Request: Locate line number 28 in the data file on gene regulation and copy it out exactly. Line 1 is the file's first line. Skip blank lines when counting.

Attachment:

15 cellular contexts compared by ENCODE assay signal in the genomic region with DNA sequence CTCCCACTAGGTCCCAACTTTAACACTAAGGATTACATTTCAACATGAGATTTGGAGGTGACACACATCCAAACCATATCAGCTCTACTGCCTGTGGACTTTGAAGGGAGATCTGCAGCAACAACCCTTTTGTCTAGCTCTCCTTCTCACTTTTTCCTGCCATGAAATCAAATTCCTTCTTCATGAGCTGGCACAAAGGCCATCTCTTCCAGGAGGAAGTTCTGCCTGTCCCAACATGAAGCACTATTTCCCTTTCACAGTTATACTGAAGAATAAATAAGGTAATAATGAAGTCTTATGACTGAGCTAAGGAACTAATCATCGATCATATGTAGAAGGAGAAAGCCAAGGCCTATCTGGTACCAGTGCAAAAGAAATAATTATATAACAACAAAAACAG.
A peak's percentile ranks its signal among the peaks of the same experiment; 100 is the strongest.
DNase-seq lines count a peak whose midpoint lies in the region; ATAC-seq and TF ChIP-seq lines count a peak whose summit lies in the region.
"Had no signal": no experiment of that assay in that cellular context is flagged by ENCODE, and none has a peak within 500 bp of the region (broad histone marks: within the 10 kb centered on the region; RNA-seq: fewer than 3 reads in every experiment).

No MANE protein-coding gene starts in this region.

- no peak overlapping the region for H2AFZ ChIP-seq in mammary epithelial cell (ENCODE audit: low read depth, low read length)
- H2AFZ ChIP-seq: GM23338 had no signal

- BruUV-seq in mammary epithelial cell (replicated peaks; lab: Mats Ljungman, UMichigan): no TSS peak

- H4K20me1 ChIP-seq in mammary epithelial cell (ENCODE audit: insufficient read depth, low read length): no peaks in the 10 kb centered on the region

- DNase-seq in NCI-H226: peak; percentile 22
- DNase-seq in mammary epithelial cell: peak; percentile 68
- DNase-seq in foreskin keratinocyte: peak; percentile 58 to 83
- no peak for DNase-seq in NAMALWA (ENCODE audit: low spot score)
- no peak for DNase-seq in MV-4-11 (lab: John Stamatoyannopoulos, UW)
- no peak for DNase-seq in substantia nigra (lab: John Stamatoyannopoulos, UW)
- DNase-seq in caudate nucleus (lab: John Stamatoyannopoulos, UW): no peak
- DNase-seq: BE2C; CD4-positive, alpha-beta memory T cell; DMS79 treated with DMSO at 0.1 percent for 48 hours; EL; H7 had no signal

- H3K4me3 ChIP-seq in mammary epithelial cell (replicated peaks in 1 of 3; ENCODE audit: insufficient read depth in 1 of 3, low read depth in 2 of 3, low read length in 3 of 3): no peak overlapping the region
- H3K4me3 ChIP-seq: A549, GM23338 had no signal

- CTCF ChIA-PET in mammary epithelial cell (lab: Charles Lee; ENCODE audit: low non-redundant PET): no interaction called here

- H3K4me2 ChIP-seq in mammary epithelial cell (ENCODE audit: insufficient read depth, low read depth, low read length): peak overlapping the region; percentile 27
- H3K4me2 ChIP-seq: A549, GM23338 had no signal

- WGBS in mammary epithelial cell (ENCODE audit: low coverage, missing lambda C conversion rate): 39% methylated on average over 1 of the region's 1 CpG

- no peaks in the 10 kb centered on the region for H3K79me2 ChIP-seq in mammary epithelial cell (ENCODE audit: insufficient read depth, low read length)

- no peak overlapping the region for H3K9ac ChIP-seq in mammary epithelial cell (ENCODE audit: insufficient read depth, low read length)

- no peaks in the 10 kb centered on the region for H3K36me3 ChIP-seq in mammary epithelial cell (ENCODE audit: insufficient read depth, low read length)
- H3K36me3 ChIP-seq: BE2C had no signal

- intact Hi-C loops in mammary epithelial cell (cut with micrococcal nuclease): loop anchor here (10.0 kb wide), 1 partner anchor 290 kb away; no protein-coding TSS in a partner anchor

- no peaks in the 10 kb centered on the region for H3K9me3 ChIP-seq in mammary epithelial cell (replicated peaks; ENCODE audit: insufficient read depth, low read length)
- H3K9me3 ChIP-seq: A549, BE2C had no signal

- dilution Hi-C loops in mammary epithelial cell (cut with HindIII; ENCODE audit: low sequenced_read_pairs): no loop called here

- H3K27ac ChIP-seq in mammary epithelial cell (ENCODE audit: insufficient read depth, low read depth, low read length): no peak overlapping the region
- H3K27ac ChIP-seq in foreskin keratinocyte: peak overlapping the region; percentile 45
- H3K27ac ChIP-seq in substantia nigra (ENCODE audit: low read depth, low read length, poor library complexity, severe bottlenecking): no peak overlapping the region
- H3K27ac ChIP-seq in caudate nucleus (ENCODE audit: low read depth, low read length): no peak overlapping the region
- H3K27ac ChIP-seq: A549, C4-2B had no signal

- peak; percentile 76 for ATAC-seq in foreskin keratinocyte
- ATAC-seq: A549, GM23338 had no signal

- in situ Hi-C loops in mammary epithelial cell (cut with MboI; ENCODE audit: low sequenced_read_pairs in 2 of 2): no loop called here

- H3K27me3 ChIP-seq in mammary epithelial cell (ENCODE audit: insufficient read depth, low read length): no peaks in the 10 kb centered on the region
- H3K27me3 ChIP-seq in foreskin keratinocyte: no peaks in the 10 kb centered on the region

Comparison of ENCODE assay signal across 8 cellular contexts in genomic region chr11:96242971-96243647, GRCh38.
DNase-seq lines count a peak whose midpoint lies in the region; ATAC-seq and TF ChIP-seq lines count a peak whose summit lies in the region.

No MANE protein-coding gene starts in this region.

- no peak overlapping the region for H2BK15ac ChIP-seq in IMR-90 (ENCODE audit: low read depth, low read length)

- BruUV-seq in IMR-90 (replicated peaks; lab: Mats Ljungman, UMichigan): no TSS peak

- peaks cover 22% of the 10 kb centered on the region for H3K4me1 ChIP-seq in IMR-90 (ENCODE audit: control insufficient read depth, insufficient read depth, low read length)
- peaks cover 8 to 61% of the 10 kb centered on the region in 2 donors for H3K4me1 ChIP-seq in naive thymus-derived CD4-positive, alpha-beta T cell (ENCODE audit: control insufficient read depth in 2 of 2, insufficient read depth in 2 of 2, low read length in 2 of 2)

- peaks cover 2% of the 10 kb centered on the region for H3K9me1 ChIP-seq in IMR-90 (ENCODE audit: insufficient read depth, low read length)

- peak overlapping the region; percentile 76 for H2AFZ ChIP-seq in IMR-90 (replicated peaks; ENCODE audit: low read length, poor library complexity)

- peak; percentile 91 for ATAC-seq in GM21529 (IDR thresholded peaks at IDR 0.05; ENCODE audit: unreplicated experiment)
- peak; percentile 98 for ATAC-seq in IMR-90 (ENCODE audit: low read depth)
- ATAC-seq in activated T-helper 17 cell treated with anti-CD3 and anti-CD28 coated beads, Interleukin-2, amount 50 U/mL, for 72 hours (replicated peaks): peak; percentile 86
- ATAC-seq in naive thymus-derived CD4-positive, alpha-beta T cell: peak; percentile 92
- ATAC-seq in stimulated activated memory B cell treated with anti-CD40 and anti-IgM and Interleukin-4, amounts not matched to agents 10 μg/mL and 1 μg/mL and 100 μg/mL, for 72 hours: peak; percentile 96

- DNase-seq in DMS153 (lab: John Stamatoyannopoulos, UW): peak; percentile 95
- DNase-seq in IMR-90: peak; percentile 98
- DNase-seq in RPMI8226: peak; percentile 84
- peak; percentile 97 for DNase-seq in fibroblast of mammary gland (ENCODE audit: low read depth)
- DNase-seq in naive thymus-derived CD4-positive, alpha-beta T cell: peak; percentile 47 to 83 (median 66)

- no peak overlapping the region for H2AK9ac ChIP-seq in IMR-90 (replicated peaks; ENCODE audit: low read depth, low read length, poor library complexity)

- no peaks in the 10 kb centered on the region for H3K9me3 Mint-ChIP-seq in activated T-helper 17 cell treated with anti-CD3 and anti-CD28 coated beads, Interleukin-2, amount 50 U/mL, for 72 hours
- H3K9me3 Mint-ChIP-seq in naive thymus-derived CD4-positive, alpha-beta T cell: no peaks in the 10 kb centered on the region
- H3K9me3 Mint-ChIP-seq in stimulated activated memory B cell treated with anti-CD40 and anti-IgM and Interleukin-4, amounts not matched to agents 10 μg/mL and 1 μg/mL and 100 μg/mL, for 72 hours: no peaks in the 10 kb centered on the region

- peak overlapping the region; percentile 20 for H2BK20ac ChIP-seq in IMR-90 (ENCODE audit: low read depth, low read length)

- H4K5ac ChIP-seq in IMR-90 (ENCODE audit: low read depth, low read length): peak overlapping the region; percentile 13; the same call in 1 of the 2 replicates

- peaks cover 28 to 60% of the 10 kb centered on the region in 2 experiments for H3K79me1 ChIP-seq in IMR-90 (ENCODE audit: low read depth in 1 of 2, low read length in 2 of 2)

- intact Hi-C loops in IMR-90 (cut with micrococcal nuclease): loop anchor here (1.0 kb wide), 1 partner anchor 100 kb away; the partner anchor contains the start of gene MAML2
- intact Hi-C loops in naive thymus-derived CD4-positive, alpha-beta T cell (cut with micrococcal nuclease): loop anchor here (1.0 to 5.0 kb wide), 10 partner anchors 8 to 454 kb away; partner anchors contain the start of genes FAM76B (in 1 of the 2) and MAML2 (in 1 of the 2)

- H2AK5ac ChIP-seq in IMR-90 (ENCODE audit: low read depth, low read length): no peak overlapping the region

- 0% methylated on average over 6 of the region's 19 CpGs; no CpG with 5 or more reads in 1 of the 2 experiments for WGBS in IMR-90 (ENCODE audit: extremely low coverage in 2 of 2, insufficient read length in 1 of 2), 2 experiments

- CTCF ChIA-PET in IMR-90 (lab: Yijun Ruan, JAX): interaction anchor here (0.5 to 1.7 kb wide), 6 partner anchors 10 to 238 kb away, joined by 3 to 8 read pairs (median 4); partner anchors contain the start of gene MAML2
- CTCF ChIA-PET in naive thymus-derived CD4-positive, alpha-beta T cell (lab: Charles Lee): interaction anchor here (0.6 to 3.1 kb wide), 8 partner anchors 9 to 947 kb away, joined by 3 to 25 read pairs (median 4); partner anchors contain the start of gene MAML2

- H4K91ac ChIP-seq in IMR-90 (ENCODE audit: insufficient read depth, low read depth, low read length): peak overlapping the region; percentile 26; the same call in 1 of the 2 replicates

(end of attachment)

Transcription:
- intact Hi-C loops in mammary epithelial cell (cut with micrococcal nuclease): loop anchor here (10.0 kb wide), 1 partner anchor 290 kb away; no protein-coding TSS in a partner anchor